Senior Meredith Farmer, who wants to work in a medical microbiology lab in the future, said she believes gender bias in research must be addressed. She said she wants to work with vaccinations and medications that have global and practical effects on human lives. “Studying both genders is incredibly important because, in the past, only the male health problems have been addressed.”

“When the birth control pill [was first available], it had negative effects on women due to the extremely high doses of hormones,” Farmer said. “The pill was advertised, but … the long term effects were unknown.”

When birth control pills reached the market in 1960, the original brand, Enovid, had much higher levels of specific hormones than necessary to prevent pregnancy. According to Planned Parenthood, a nonprofit organization which provides reproductive healthcare, it contained 10,000 micrograms of progestin and 150 micrograms of estrogen in contrast to today’s 50–150 micrograms of progestin and 20–50 micrograms of estrogen⁠—a vast difference from today’s safer, equally effective levels.

Art by Riley Kerns

It took scientists more than a decade to recognize the risks of the high hormone levels. One woman died of congestive heart failure, and another developed pulmonary tuberculosis after a trial. Gregory Pincus, one of the researchers who pioneered the pill, ignored the problems and the gravity they held. “These side-effects are largely psychogenic. Most of them happen because women expect them,” Pincus told the New York Times years after the trials, according to Harvard University’s newspaper publication, The Harvard Crimson.

“I think that if it were a men’s product, testing would’ve been done to ensure that it was safe, but because of the gender bias, the same standards didn’t apply for women,” Farmer said. “The gender bias is much better than it used to be but it still continues into today.”

Even with diseases such as AIDS that affect one sex more than the other, researchers must still study both sexes in order to maintain safe treatment. Dr. Michelle Teti, an associate professor in the Department of Health Sciences in the School of Health Professions at the University of Missouri — Columbia, conducts HIV and sexual health research. Approximately 23% of people living with HIV in the U.S. are women, according to amfAR, a nonprofit AIDS research organization.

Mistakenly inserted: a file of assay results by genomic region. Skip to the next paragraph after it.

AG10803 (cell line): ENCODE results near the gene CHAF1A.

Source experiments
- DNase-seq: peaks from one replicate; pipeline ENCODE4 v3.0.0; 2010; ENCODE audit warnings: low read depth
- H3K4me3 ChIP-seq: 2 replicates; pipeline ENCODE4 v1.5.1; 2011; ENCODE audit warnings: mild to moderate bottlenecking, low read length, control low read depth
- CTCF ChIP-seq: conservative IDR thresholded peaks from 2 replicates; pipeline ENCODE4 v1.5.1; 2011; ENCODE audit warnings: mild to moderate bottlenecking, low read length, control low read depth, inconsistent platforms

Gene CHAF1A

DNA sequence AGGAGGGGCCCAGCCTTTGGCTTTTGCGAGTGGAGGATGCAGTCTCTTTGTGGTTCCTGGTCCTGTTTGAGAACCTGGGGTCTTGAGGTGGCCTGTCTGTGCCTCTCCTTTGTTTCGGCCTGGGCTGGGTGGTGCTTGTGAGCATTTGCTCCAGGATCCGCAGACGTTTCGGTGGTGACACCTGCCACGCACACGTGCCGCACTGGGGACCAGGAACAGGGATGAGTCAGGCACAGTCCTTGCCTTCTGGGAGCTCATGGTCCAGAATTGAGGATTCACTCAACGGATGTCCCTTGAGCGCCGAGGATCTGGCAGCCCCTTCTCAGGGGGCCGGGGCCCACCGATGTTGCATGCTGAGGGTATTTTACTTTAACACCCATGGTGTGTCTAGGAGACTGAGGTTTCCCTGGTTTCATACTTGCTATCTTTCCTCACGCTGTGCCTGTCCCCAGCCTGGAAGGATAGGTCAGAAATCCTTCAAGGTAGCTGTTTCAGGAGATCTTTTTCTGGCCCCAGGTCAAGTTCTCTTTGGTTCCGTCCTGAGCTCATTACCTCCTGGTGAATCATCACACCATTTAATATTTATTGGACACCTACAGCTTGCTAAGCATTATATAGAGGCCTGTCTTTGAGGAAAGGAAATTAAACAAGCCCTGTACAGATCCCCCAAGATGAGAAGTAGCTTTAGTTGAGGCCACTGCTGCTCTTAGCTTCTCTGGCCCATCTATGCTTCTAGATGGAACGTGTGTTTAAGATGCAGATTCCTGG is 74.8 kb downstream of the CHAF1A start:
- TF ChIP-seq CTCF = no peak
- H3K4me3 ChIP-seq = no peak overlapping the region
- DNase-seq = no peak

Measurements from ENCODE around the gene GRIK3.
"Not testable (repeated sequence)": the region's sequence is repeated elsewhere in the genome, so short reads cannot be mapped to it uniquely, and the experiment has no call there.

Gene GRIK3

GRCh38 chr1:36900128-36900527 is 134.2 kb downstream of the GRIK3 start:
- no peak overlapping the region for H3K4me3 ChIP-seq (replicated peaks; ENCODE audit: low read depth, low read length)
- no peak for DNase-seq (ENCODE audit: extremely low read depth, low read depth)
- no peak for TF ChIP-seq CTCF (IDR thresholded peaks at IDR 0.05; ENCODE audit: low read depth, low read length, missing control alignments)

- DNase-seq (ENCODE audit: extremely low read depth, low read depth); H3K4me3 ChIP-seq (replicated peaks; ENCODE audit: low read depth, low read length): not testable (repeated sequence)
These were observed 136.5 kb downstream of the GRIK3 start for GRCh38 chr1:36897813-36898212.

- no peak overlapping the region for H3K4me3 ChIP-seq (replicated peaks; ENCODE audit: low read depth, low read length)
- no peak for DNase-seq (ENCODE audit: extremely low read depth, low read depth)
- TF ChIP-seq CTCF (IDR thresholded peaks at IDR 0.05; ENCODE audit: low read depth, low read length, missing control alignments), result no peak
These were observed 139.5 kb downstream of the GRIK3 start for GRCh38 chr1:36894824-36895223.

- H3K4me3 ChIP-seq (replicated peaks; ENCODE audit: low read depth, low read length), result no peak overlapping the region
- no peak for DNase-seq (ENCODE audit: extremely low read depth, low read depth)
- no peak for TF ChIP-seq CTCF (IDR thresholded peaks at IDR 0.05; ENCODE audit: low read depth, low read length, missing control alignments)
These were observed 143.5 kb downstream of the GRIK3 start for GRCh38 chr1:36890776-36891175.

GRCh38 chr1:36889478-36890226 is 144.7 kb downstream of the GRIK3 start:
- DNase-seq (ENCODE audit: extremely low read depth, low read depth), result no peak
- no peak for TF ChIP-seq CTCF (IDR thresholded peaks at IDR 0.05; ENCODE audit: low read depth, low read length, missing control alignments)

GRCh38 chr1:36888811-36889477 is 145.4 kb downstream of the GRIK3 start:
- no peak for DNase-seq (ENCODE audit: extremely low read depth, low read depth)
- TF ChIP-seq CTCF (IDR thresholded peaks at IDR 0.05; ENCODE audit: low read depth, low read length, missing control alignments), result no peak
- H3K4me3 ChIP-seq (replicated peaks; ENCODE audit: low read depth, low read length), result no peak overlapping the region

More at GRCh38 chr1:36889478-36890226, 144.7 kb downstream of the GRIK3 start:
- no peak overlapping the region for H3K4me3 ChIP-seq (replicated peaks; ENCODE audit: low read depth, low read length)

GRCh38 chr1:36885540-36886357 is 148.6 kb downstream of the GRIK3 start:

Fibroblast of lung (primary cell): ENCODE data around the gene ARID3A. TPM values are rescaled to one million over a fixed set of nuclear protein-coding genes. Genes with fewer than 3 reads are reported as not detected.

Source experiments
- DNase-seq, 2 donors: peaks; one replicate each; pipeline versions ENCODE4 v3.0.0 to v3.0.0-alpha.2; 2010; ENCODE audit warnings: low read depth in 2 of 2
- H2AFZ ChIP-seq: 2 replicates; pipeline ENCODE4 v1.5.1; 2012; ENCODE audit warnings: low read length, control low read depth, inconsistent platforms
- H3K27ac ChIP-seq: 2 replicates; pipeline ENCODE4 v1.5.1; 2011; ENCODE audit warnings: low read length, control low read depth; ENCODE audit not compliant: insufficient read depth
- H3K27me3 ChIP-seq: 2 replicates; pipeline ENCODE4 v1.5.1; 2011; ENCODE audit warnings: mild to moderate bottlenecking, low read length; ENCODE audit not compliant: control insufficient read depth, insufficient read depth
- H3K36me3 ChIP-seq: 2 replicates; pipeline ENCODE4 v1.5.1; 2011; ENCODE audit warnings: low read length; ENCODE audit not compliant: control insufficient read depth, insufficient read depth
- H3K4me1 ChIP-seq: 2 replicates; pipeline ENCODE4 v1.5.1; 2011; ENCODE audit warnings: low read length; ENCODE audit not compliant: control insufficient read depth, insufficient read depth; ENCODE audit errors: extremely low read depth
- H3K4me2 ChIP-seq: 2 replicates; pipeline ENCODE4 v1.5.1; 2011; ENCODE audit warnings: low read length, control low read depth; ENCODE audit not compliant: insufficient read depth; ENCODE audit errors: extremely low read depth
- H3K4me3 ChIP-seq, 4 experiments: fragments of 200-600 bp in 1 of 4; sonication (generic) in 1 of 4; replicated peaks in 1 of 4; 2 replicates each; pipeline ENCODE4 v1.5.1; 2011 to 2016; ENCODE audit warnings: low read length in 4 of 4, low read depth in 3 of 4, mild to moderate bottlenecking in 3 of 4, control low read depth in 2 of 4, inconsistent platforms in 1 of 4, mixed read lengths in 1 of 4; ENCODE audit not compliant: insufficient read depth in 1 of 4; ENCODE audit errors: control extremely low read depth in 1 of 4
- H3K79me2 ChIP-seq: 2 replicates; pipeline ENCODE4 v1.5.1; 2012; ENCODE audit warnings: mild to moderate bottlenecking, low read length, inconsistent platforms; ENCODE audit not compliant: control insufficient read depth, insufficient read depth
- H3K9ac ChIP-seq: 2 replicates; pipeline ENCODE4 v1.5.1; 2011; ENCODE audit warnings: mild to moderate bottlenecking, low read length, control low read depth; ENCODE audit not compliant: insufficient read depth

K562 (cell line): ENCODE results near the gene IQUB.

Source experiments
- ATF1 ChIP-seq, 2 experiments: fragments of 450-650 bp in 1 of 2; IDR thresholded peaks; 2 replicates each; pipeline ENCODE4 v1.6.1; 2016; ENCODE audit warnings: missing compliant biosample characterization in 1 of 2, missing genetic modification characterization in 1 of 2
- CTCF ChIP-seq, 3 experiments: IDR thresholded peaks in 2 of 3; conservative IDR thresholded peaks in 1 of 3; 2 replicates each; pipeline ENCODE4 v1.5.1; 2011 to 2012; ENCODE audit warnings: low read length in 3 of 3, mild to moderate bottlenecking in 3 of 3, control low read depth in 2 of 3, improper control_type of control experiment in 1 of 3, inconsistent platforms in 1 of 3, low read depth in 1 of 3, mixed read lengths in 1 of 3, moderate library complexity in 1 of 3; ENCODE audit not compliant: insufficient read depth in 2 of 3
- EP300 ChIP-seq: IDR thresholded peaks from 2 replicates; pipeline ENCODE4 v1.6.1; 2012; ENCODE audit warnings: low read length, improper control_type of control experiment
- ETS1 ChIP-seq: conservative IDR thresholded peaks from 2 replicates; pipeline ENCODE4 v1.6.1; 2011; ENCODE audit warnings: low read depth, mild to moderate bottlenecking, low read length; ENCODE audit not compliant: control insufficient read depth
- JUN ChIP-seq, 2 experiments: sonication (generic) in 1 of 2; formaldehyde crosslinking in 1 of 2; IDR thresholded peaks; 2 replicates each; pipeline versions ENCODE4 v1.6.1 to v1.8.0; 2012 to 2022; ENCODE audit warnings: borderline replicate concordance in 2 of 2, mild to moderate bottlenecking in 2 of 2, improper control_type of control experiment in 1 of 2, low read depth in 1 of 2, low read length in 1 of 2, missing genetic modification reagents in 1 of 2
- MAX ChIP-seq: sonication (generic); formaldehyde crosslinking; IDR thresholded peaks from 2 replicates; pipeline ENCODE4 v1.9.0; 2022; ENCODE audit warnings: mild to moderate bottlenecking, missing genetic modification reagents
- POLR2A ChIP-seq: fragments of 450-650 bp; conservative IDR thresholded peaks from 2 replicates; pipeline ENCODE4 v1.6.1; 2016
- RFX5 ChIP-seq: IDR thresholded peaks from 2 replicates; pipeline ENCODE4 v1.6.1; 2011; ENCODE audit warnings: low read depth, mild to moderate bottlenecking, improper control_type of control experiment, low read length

“Just because women make up a smaller proportion of cases of HIV does not mean they are not important to understand,” Dr. Teti said. “As a public health researcher, I also look at trends in illnesses. It’s important, for example, that the cases of HIV among women have grown over time, and that certain groups of women, like young women, increasingly become infected with HIV.”

For much of the American scientific landscape, researchers considered the male body to be the “norm” study population. In conditions such as coronary heart disease, which is the leading cause of death for both genders, according to Harvard Medical School, research funding is far greater for men than women. The lack of funding means less scientific advancement, and therefore, less healthcare advancement for women.

“When we only understand the experiences of one gender and an illness (like men), we fail to understand what people who identify as women need when they are sick, and even how they get sick,” Dr. Teti said. “We wind up knowing less about medicine and dosages, but also about people’s psychological and social needs.”

How do you think biased research affects the future of women’s health? Let us know in the comments below.